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By Mike Hazlip–
Citrus Heights Police ChiefRonald Lawrence last month concluded a year-longterm as president ofone ofCalifornia’s top law enforcement advocacy organizations, calling it the highlight of his career.
The California Police Chiefs Association, known as Cal Chiefs, serves as the influential, non-partisan voice of more than 300 police chiefs throughout California and focuses its efforts on public safety issues.
Lawrence said the single biggest issue he faced as president of Cal Chiefs was AB 392, a use-of-force bill that arose after the fatal shooting of Stephon Clark in 2018. Lawrence said his association worked with the American Civil Liberties Union and the Peace Officers Research Association of California to amend the bill in ways that he felt better protected officers as well as the communities they serve. The amendment resulted in Cal Chiefs changing its position on the bill from “oppose” to “neutral.”
Another important issue for Cal Chiefs was an effort to amend Proposition 47, which increased the felony threshold for theft to $950. Lawrence said the bill created a “revolving door” for criminals that he believes led to an increase in theft throughout the state. Cal Chiefs is currently backing a ballot effort that would allow theft suspects to be charged with a felony on their third offence, with a lower threshold of $250.
Another controversy that emerged during Chief Lawrence’s tenure were comments made by a UC Davis English professor. The professormade public statements that called for the death of police officers. Cal Chiefs supported terminating the professor, and Chief Lawrence delivered 10,000 signatures calling for the professor’s termination.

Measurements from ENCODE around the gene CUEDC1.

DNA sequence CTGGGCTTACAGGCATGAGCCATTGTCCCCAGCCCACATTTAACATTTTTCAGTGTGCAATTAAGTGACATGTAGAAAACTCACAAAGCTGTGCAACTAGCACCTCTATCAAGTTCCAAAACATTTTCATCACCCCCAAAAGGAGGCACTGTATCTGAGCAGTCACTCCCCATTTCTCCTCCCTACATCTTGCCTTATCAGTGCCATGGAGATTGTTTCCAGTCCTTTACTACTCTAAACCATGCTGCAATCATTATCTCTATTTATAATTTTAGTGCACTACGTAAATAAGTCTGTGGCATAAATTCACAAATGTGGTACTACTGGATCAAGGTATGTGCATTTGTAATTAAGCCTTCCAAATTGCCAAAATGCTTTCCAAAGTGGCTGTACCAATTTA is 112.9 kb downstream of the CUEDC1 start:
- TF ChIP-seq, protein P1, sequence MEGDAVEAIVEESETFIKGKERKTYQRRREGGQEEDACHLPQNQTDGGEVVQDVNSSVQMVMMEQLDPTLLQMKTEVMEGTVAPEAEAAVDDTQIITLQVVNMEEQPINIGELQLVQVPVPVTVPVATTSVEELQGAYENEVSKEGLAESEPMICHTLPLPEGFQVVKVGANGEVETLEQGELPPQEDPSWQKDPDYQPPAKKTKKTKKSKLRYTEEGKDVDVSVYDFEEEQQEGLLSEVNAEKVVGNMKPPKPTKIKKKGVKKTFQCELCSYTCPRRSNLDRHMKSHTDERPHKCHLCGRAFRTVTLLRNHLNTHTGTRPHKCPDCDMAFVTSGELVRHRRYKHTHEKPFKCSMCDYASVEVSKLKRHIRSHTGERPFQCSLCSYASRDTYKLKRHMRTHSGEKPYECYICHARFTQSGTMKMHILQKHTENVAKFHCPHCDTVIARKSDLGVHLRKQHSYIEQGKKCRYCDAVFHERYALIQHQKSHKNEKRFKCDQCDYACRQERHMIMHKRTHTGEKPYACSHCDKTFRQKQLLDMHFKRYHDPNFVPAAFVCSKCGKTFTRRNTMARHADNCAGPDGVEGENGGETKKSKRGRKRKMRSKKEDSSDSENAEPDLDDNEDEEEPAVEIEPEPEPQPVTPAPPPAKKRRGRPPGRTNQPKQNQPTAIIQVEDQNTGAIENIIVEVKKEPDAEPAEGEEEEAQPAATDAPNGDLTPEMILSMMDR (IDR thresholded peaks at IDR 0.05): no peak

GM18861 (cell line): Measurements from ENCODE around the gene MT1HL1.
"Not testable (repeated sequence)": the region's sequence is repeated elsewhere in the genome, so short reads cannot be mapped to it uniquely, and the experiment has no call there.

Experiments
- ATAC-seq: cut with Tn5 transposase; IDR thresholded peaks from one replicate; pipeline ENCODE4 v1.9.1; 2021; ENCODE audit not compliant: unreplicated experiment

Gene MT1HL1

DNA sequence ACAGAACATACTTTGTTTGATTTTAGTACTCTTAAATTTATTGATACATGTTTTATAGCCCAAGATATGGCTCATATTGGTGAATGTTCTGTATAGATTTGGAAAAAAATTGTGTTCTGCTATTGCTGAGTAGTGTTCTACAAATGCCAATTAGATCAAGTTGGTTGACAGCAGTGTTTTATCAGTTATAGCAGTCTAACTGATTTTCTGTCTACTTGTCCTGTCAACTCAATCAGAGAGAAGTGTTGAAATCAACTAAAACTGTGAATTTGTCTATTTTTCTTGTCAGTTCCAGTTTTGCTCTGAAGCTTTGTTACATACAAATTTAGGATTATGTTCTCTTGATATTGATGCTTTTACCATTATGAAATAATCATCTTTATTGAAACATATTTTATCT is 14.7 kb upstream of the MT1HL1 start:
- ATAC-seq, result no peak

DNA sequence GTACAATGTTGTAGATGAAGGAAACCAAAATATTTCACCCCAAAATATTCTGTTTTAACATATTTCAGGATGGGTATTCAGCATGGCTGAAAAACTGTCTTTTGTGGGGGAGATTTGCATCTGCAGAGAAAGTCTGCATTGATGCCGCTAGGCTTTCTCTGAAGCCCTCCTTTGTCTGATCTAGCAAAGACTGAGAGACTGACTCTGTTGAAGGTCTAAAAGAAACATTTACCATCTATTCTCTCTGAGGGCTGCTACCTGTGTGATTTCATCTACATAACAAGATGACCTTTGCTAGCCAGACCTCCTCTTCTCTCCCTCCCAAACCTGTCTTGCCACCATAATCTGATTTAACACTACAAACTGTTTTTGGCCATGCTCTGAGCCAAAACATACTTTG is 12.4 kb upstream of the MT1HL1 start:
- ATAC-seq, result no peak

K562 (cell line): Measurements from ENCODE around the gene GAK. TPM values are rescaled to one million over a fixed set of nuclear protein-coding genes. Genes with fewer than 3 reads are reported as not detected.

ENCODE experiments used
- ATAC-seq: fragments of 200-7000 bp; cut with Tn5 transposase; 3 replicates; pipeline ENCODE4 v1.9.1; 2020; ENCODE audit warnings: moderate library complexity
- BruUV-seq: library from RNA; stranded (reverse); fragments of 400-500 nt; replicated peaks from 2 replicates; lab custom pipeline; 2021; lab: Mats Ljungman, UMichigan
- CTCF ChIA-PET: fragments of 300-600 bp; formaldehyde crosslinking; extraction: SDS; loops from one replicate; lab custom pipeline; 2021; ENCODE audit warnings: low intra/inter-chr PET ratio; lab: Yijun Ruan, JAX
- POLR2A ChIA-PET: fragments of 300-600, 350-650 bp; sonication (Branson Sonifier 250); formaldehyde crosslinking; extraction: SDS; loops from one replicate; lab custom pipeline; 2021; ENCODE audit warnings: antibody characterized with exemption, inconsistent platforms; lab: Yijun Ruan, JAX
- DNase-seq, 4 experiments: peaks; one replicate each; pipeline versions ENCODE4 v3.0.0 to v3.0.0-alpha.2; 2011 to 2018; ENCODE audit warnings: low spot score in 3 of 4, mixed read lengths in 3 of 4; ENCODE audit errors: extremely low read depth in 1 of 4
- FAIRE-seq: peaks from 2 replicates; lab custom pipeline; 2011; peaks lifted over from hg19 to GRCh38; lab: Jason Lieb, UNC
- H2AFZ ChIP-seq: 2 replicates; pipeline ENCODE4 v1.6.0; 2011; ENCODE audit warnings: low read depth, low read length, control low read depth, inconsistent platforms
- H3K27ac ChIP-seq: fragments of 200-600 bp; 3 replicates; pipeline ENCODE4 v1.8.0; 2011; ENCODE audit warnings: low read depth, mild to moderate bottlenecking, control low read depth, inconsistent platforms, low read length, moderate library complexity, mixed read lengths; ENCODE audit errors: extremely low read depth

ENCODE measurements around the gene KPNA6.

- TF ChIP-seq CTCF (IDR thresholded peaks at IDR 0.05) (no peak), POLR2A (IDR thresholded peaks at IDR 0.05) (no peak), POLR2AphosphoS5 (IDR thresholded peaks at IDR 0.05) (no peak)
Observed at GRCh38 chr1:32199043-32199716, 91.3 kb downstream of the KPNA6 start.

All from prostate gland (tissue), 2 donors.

Although Lawrence is unaware of any disciplinary action being taken by the university against the professor, he believes his efforts had some effect. “He’s stopped his continued rhetoric,” Lawrence said of the professor.
“My time as president of Cal Chiefs was absolutely the highlight of my career,” Lawrence said in a Zoom interview Thursday. “There’s no way I could have pulled that off without the support of theCityCouncil and city manager.”
He also thanked his former assistant chief of police, Gina Anderson, who he said “ran the police department” during his tenure as president, allowing him to dedicate more time to Cal Chiefs. Anderson has since moved on to a new role as police chief for the city of Newark.
Overall, Lawrence estimates there were some 3,000 bills before the legislature during his time as president, about 500 of which were public safety related. As the key spokesman for Cal Chiefs, Lawrence said he participated in nearly 100 interviews with local and national media while serving as president.
Lawrence was selected as the 54th president to lead Cal Chiefs, and is the second police chief from Citrus Heights to have taken the position. Former Citrus Heights Police Chief Chris Boyd also served a term as president of the association in 2015.
Becoming the association’s president is a four-year process. Each president first serves one-year terms as 3rd vice president, then 2nd vice president, and finally 1st vice president before becomingpresident. Lawrence concluded his term as president in April, but a customary banquet honoring the outgoing president was postponed and later cancelleddue to COVID-19 restrictions.
Octoberof last year marked 30 years in law enforcement for Chief Lawrence. He says technology has changed the way police work is done, but the most important aspect of law enforcement remains the trust of the community.
“A police department has to have the trust of the local community (and) partner with the community to keep crime rates low,” Lawrence said. He believes the first role of law enforcement is to keep peace in the community and quoted Sir Robert Peel who said, “The police are the public and the public are the police.”
Focusing back on his role as Chief of Police in Citrus Heights,Lawrence said he values the relationship his department has with the community and credits that partnership with helping reduce crime to historic low levels.
“I love being the police chief ofCitrusHeights.” Lawrence said. “This is a fantastic community.”
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